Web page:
June 13-18: Hudaydah offensive displaces thousands, Griffiths seeks a last-minute deal


Civilians are fleeing Hudaydah as the Saudi-led bombardment intensifies near the airport, which lies south of the city.

President Hadi and other government officials arrived in Aden after being in exile for over a year. The trip follows Hadi’s recent visit to the UAE.

More than six months after his assassination, a video of former president Ali Abdullah Saleh recorded hours before his death has been released. In the video, Saleh gives his last speech, criticizing the Houthis and blaming Yemen’s crisis on them.  Saleh calls on all Yemenis to revolt and join the fight against the Houthis. The speech was broadcast to coincide with the start of the Hudaydah ground offensive, part of which is being led by Saleh’s nephew, Tariq.


Civilians continue to evacuate the districts surrounding Hudaydah’s airport as coalition forces move through the area.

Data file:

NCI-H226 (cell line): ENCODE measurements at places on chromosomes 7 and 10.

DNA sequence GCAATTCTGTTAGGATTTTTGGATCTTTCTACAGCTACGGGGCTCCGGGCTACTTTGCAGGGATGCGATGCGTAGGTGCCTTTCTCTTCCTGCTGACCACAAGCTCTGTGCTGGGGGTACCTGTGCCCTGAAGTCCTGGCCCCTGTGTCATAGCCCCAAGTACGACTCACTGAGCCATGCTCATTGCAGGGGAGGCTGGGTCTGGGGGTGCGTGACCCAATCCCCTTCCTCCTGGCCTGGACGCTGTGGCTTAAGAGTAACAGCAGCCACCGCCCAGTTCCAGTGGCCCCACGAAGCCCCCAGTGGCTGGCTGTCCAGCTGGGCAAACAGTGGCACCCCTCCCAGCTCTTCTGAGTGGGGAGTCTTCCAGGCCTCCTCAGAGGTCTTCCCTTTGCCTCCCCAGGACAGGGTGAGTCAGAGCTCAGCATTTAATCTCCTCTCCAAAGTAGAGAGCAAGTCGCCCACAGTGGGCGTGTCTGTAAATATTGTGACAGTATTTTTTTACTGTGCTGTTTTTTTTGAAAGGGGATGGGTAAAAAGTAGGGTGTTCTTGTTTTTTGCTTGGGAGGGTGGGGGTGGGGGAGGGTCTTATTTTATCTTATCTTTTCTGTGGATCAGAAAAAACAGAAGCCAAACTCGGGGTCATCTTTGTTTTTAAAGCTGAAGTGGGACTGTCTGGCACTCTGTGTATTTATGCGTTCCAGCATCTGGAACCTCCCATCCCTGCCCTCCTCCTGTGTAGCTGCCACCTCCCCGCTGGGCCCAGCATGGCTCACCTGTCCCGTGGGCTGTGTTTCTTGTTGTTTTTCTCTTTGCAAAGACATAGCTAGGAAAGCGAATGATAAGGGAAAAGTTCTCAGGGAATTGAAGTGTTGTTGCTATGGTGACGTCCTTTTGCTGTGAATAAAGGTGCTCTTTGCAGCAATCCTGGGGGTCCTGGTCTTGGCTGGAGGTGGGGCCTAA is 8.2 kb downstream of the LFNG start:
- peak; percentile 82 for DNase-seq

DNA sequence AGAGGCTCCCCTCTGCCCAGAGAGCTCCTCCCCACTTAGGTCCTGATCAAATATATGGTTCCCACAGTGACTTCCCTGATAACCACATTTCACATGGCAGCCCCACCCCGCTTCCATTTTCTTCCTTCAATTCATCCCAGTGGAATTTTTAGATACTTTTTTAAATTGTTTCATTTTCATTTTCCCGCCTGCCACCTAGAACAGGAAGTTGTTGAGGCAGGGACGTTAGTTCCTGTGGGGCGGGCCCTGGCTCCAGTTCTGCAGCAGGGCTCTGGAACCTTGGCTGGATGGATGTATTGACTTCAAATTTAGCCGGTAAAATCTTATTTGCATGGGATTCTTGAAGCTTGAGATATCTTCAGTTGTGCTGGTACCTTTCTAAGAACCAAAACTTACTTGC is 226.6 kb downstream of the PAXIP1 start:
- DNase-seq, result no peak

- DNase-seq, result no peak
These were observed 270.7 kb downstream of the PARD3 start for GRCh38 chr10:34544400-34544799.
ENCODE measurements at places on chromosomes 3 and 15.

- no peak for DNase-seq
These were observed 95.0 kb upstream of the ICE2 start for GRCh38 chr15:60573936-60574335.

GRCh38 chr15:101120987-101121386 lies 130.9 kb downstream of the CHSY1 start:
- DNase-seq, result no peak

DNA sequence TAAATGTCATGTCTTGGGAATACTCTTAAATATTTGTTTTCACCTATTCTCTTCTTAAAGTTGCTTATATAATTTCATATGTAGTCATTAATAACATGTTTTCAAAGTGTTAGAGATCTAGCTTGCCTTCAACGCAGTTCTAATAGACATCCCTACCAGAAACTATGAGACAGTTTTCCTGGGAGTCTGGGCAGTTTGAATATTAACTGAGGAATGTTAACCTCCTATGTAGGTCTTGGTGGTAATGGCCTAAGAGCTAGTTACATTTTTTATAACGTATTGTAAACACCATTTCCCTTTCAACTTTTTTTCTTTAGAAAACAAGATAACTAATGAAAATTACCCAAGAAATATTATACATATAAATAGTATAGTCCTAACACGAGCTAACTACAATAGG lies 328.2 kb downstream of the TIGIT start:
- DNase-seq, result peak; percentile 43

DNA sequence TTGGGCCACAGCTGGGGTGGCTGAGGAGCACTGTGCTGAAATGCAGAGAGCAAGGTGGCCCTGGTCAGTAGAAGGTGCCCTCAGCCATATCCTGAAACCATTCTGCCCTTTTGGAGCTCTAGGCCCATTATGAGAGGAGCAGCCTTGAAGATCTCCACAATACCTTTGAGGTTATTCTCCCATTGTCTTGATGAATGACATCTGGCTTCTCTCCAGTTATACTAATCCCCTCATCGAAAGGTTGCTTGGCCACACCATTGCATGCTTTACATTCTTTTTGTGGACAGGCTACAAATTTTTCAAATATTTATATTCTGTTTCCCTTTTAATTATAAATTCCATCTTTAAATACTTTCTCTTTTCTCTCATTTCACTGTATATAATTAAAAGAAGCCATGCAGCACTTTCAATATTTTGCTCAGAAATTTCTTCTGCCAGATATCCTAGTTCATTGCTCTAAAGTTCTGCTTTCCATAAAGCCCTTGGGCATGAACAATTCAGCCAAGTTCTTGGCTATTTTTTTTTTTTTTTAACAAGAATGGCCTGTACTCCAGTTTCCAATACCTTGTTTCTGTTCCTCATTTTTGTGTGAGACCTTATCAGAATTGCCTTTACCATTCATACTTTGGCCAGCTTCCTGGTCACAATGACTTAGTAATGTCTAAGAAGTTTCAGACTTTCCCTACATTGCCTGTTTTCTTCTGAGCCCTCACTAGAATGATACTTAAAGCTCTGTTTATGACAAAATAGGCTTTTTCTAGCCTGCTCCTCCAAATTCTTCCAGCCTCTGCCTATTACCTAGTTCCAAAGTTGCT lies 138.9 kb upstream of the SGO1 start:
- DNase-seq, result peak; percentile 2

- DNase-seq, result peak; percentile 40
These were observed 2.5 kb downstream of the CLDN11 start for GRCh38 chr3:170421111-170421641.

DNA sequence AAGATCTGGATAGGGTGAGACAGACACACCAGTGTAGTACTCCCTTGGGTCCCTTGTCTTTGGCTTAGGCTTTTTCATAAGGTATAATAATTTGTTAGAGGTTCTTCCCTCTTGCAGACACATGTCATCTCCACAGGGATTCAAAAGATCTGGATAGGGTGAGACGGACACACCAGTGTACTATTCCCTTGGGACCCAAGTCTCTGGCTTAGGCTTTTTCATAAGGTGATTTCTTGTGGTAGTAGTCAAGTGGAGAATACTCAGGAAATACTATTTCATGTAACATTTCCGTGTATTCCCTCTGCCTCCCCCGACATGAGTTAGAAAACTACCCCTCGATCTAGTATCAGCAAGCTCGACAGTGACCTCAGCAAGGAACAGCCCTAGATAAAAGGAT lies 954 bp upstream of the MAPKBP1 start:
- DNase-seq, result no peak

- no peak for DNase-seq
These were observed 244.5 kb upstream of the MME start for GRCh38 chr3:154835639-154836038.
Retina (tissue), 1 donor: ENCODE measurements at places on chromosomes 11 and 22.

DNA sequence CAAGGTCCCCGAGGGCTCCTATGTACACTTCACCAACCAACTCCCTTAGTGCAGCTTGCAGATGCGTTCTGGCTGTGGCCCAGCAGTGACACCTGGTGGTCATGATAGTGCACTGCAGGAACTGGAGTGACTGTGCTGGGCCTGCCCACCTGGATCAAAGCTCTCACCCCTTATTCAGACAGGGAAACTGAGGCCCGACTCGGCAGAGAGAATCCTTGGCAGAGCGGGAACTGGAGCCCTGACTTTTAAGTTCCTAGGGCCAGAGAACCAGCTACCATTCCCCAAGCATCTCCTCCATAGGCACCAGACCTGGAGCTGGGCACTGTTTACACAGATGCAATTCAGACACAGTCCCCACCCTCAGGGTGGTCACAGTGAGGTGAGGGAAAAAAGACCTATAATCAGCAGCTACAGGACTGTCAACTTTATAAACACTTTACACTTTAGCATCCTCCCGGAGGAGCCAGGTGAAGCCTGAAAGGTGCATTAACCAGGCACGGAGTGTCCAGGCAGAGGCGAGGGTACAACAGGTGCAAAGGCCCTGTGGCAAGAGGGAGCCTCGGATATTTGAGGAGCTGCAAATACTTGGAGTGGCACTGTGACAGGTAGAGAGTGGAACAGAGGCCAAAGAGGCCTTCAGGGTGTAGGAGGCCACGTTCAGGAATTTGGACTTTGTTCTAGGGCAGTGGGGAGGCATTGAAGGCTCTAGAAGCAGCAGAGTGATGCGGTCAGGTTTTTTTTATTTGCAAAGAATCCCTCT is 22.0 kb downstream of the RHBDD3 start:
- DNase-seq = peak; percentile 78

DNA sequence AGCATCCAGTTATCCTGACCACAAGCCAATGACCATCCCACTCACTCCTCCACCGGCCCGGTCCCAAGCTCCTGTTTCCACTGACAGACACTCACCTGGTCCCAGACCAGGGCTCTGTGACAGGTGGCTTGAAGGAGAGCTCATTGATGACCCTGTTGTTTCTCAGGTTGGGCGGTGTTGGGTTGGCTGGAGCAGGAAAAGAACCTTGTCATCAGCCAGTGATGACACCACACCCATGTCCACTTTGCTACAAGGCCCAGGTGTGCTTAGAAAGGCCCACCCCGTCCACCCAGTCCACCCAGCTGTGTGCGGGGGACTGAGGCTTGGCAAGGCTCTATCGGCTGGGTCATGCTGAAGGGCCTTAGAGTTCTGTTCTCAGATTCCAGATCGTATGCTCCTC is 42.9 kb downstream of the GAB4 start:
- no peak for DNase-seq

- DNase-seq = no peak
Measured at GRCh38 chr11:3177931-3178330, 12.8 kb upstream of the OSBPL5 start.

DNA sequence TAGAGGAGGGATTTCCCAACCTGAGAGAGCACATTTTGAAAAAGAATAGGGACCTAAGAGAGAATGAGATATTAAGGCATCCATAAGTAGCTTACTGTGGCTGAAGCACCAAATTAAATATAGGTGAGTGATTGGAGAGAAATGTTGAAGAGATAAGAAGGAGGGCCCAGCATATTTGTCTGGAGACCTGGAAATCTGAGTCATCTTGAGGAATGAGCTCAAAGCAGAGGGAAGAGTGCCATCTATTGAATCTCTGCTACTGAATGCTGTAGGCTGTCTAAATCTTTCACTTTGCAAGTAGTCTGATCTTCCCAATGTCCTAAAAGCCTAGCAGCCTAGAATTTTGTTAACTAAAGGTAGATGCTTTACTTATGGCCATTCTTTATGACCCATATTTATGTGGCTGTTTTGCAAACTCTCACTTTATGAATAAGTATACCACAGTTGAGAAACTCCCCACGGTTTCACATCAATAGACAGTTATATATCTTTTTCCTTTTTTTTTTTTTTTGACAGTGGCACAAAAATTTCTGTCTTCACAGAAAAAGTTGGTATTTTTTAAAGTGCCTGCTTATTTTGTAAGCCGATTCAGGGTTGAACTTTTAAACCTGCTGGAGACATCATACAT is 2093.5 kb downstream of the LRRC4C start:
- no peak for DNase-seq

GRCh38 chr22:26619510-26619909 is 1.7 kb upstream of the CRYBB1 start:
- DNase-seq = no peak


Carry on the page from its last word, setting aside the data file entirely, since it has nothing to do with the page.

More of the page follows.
The UN special envoy for Yemen arrived in San’a for crisis talks on Hudaydah.  Houthi officials deny the government’s claim that coalition forces have captured the airport.


The Houthis have responded to Saudi airstrikes by launching drone attacks in western Yemen.

UAE foreign minister Anwar Gargash called for an unconditional withdrawal by the Houthis from Hudaydah, potentially undercutting the UN special envoy’s latest efforts in the capital.

July 7-15: Ceasefire fails, resistance gains ground in Aden

Despite the “humanitarian pause” announced last week by UN Special Envoy Ismail Ould Cheikh Ahmed, Saudi-led airstrikes and ground combat continued in several parts of Yemen last week. Pro-Houthi/Saleh units continued to carry out cross-border attacks on Saudi military bases. UN officials and international aid organizations reported that 21.1 million people urgently need humanitarian relief. On Thursday, the UN envoy to Yemen stated that parties had agreed on a weeklong humanitarian pause, which would come into effect on Friday at midnight. But Saudi Arabia and its allies continued their aerial attacks, claiming that they had not received instructions to stop from the Hadi government, directly contradicting the UN envoy’s statement.